– We will be meeting with academics in the field of safety and conflict mediation to look at how best to provide community mediation services.
– Recommendation 11: Vengeance Killings and Attacks (Vigilantism) – the Commission has recommended that DoCS should convene a forum of local school principals, churches and religious intuitions, CPFs, NGOs and community based organisations, SAPS managers and researchers to develop an integrated public education programme aimed at preventing vengeance attacks and killings. We will be contacting the relevant stakeholders and setting up this forum shortly. This will also be central to the already scheduled programme of community engagements on the Policing Needs and Priorities for the police cluster on 20 September 2014.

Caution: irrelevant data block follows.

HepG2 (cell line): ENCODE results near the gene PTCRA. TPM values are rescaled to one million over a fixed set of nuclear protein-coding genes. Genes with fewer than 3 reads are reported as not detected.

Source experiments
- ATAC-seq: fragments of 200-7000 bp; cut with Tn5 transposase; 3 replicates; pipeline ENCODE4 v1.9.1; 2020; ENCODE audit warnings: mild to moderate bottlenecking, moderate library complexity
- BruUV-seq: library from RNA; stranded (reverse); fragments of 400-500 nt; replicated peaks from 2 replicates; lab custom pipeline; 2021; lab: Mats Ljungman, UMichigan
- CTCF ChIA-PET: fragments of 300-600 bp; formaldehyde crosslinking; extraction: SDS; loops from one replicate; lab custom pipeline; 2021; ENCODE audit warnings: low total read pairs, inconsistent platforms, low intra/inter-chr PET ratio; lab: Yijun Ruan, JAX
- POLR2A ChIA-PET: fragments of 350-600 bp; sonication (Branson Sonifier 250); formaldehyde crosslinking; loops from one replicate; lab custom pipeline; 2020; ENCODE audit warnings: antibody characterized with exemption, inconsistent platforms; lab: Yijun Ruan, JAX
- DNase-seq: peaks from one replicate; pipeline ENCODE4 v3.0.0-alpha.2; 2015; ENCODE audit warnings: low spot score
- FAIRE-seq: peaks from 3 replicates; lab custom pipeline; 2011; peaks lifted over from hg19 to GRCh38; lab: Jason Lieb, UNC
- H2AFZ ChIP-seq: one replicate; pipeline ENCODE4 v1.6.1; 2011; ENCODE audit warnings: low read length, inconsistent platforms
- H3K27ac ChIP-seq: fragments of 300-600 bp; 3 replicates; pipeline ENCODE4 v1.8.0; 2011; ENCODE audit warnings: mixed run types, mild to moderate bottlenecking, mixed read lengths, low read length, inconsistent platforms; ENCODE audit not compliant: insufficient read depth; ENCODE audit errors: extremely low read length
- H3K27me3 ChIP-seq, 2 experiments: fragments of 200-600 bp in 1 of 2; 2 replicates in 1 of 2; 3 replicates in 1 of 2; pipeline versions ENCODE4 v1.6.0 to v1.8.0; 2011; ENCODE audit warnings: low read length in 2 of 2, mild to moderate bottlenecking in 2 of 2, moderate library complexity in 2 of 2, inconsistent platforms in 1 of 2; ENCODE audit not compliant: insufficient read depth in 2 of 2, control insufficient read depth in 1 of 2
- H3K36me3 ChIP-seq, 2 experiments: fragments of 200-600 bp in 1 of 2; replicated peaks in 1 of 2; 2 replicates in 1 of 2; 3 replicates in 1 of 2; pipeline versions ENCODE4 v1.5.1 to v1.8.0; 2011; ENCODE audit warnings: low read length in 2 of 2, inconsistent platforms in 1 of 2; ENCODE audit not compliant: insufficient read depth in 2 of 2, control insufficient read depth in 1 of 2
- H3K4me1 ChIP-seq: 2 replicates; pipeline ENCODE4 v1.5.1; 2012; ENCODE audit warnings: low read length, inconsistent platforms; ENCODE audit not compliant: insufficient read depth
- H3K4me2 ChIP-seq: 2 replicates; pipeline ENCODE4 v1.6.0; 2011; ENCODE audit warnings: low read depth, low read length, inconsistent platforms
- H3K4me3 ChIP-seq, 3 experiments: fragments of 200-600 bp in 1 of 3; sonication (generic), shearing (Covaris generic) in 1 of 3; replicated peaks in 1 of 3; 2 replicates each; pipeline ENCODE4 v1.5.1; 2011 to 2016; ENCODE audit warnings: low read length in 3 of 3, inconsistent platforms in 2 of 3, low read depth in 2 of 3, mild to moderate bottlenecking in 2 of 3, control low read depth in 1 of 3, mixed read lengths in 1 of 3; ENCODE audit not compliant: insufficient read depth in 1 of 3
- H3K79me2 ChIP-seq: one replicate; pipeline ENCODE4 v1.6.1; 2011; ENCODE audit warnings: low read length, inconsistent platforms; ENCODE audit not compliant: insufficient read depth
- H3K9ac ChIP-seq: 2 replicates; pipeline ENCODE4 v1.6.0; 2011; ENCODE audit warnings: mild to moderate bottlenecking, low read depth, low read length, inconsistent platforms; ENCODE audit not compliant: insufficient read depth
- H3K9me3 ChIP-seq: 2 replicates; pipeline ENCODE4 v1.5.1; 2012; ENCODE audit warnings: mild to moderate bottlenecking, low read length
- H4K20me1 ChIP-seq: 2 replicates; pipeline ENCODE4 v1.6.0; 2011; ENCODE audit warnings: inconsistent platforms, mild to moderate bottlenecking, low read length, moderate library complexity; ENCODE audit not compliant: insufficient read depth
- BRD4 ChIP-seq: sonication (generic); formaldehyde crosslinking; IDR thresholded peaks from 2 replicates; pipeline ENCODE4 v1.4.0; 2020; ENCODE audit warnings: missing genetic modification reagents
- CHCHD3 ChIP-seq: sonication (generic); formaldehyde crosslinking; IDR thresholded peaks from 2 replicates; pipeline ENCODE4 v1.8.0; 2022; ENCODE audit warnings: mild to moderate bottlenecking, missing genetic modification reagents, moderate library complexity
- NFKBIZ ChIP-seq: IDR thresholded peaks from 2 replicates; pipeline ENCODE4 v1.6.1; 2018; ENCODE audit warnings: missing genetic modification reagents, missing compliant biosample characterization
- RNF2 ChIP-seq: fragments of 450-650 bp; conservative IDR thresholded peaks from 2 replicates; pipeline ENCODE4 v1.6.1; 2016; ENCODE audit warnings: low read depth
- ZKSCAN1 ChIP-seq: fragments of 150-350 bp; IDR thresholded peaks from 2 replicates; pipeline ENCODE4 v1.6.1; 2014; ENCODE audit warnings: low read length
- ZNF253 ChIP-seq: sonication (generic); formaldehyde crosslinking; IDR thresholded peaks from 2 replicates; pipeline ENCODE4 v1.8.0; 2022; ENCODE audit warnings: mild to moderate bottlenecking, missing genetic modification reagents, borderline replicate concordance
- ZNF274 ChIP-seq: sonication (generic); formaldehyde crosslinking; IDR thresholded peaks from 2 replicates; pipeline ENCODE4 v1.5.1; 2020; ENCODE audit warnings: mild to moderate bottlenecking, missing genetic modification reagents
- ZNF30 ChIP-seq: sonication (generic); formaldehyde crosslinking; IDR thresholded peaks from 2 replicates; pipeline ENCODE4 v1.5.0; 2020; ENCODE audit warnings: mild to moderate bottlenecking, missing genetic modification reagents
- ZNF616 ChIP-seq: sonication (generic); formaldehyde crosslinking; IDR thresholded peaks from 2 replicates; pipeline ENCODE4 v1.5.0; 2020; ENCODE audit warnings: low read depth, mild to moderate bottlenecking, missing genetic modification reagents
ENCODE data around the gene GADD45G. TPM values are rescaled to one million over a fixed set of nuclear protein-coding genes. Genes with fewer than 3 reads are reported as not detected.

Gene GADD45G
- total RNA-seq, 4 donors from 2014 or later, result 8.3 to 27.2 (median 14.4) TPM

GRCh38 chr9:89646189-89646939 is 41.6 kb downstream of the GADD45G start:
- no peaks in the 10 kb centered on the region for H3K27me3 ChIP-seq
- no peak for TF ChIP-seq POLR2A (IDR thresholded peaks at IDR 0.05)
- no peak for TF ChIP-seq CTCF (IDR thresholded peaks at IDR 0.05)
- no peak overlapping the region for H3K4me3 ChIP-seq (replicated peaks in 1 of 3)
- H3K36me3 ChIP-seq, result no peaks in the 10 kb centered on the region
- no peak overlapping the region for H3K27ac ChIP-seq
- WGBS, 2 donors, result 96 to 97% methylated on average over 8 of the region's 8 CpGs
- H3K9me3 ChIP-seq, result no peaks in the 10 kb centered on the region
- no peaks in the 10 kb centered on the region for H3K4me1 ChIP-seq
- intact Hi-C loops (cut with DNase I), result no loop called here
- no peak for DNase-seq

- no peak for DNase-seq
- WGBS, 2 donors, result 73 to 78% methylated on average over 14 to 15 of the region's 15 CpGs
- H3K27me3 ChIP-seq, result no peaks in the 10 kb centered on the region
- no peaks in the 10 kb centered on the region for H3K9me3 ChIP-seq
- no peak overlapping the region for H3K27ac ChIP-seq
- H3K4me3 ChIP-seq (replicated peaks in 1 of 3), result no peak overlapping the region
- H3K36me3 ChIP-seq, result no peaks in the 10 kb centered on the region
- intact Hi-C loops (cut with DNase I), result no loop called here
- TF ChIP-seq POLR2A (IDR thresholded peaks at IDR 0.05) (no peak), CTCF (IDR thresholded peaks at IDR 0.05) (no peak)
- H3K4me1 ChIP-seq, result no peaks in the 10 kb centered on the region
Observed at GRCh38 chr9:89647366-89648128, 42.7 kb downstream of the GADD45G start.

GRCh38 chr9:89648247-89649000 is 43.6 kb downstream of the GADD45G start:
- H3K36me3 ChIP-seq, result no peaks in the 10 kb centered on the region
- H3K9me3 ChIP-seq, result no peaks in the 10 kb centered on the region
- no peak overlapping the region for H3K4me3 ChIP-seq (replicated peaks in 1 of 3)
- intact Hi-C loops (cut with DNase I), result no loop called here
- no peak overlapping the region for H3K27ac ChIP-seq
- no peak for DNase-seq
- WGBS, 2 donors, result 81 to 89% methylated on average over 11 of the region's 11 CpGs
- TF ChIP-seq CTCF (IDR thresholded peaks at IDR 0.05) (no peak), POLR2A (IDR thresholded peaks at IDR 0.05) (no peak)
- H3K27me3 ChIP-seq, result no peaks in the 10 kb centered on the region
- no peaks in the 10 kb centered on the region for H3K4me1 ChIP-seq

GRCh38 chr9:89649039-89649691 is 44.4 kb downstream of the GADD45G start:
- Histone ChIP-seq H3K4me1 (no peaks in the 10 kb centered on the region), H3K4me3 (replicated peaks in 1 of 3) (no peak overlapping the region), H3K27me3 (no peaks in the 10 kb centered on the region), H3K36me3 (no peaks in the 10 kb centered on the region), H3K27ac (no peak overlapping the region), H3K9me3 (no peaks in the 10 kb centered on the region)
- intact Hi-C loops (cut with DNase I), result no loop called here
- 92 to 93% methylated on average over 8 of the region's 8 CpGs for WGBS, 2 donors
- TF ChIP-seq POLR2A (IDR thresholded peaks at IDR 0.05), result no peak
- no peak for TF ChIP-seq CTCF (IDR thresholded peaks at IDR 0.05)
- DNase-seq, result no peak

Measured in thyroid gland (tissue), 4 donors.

– Recommendation 12: A multi-sectorial task team on youth gangs to be established by DoCS. I have already engaged my colleagues to nominate suitable representatives from the relevant departments, and will be engaging other role-players shortly as suggested by the Commission. The Western Cape Department of Social Development will be a key partner here as they are the lead department tasked with the implementation of the provincial youth development strategy and have a number of structures already in place dealing specifically with youth safety and substance abuse. The Commission made reference to the role of a number of national departments, and as such we believe that the Department of Justice and South African Police Service will have an integral role to play here.